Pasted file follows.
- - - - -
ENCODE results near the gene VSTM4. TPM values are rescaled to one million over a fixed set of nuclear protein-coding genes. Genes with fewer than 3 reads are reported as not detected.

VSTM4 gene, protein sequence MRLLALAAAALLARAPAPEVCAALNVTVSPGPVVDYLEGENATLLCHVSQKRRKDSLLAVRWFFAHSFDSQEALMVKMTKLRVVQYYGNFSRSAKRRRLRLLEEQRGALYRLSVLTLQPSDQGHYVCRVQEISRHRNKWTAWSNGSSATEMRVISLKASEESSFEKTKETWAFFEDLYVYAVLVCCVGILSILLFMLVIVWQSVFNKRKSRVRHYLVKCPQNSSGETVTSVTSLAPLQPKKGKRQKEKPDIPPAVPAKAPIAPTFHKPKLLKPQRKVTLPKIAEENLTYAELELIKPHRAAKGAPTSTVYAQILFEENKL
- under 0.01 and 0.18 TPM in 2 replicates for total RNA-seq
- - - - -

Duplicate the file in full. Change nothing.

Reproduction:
ENCODE results near the gene VSTM4. TPM values are rescaled to one million over a fixed set of nuclear protein-coding genes. Genes with fewer than 3 reads are reported as not detected.

VSTM4 gene, protein sequence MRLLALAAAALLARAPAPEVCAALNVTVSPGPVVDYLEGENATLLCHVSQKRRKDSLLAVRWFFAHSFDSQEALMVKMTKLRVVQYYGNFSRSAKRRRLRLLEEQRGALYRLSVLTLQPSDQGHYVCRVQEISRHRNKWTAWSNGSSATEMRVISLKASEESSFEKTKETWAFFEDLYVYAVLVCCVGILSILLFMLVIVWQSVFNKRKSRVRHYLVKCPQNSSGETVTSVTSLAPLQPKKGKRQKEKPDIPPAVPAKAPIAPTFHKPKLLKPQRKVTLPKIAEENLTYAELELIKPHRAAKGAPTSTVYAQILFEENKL
- under 0.01 and 0.18 TPM in 2 replicates for total RNA-seq